5 Tips for Successfully Implementing a Duress Alarm System in Your Schools
Umpqua Community College, Sandy Hook Elementary School, Marysville-Pilchuck High School, Seattle Pacific University, Sparks Middle School. Most of us would never have heard of these small schools unless they had made headline news. No school plans to have a serious emergency on campus like an active shooter, but every district today needs to be prepared for the inevitability. One of the most powerful tools you can get to help stop an unfolding emergency and save lives is a duress alarm system. But how can you choose the right one?
1. Determine What Features Best Meet Your District's Needs
Back to school preparedness goes beyond the books and binders and backpacks. Today's preparedness includes getting ready to respond to a variety of potential emergencies. Sick children, serious injuries, and treacherous weather conditions are just a few of the reasons you need a duress alarm system.
There are some features that virtually every school district needs, such as a duress alarm system that is portable and mobile and one that is wireless. But apart from that, you will need to determine what available features and functionality are most important to you. Do you need a system that all of your faculty and staff have access to, or just the administrators? What features do you need to empower users to escalate or prioritize the urgency of alerts and messages? Do you require a means to verify that a message was received? Determine your needs and shop for a system that meets these requirements.
2. Establish What Areas Need Coverage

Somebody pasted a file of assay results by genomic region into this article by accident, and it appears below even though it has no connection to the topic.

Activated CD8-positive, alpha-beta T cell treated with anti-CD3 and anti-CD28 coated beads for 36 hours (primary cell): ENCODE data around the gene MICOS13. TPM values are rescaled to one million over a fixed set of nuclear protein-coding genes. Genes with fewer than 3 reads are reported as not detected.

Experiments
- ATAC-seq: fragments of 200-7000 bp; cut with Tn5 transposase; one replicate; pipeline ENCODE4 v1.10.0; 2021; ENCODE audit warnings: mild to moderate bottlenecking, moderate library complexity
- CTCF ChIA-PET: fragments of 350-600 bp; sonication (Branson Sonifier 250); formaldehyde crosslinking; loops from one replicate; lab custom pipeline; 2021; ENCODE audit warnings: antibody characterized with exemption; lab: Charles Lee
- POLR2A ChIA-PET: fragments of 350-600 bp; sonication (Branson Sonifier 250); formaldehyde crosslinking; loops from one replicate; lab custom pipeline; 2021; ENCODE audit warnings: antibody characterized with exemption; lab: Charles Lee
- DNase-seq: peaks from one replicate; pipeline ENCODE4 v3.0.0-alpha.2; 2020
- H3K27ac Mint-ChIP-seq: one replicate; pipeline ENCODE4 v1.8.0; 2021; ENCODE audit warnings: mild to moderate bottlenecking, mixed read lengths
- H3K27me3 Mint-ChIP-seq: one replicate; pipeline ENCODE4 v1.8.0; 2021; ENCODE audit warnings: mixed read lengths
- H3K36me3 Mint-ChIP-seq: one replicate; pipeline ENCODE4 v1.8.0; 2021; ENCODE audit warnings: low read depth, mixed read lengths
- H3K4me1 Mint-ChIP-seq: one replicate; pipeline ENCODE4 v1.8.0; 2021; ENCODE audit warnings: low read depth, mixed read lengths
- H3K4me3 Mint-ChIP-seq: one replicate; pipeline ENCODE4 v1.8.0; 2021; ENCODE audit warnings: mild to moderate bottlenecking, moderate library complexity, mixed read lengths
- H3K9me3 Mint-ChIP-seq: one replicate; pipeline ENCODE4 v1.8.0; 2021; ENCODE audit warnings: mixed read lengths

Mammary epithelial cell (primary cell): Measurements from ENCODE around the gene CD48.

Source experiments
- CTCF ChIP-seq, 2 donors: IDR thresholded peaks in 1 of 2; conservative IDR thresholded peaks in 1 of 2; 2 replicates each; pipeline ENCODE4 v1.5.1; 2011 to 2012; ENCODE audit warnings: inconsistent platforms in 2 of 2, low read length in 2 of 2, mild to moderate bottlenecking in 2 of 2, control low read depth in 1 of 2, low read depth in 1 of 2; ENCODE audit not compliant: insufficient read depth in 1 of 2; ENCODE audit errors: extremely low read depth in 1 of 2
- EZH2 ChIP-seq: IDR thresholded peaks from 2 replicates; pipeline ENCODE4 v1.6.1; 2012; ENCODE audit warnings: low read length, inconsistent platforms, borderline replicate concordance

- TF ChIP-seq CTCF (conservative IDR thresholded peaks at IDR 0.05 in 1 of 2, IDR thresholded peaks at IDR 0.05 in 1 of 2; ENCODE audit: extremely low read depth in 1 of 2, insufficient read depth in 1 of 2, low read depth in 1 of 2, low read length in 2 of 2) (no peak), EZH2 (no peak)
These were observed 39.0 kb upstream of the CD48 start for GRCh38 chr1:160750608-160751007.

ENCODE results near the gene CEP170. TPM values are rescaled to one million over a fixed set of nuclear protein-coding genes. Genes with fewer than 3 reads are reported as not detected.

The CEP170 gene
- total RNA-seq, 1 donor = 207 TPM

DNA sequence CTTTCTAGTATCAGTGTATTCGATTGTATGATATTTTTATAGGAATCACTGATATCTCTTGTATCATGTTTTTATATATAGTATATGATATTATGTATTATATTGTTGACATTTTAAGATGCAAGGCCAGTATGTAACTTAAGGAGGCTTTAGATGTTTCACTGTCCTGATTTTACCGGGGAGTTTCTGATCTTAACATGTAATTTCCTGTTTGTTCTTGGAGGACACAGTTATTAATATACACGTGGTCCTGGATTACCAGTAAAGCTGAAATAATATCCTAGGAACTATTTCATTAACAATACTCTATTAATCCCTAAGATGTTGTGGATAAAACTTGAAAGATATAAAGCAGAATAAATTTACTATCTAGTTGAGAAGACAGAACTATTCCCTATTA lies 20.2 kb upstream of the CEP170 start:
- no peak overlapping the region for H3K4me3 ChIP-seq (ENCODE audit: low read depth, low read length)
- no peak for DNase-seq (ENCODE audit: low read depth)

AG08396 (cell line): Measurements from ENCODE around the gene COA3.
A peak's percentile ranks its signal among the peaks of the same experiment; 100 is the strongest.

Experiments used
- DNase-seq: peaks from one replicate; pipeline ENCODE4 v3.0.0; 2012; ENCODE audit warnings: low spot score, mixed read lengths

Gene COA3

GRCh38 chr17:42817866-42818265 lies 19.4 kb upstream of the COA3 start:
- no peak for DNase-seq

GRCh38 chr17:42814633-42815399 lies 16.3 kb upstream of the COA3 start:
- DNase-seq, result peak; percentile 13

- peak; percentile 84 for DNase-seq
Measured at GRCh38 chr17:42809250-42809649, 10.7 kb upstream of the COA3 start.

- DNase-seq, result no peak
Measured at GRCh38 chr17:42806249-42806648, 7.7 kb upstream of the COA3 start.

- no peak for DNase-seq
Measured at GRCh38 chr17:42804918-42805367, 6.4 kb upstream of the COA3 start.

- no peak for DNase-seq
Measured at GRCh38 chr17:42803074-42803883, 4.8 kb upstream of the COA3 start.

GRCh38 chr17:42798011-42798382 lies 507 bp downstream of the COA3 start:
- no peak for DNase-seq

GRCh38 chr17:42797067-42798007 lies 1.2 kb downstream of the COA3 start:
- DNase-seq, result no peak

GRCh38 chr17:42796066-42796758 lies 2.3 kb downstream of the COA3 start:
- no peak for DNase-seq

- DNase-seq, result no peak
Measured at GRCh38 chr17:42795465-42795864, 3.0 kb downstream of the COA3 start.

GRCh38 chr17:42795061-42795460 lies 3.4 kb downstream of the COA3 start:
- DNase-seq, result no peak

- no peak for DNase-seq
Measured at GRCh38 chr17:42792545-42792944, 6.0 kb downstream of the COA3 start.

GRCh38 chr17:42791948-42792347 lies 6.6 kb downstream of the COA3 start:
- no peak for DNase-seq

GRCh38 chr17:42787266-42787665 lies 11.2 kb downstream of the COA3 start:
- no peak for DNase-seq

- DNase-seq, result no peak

Emergencies don't always unfold neatly within the office or a classroom. Often, these events begin or play out in parking areas, stairwells, hallways, and other areas outside the normal reach of PA systems and other communications tools. Some schools also have to consider public roads that intersect their campuses, loading docks, and other unusual configurations. Take these situations into consideration when choosing a duress alarm system.
3. Decide Who Needs Access to the System
Who needs to be equipped with and trained on the duress alarm system? Training is essential, but you will also want to acquire a system that is easy and intuitive. Years might pass between when you purchase the system and when it needs to be used, so follow-up training is essential. But a complex system isn't a good option no matter how intelligent your users are. When people are shocked and afraid, even the smartest and best-trained workers can forget how a complicated system operates. Remember the adage, "Keep it simple, silly."
4. Find a Solution That Integrates Well With Existing Systems & Protocols
Will your duress alarm system operate as a stand-alone tool, or will it be a part of an overall security strategy? What other systems must it integrate with? What are the protocols for using the duress alarm system as opposed to the intercom system or other communications systems already in place? A system is only as good as the plans that govern it, so be sure your alarm fits in your current security infrastructure and makes sense within your policy and procedural guidelines.
5. Set a Budget for Your Duress Alarm System
When you're budgeting for math teams and art expos, don't forget to put in the numbers for a good duress alarm system. Fortunately, there are feature-packed systems that don't break the bank. In today's era of tight budgets, you'll have to balance each of the features and functions you need and want with its associated price tag. If the feature isn't worth paying more for, it might have to be eliminated from the system requirements. The good news is, there are feature-packed alarm systems that are extremely affordable, even for budget-strapped school systems. You can request a quote for the TTI system today.
Though the hope is that your system is never used, it will bring comfort and peace to your teachers, administrators, students, and all of their families. In fact, installing a duress alarm system might even deter someone from targeting your schools in the first place.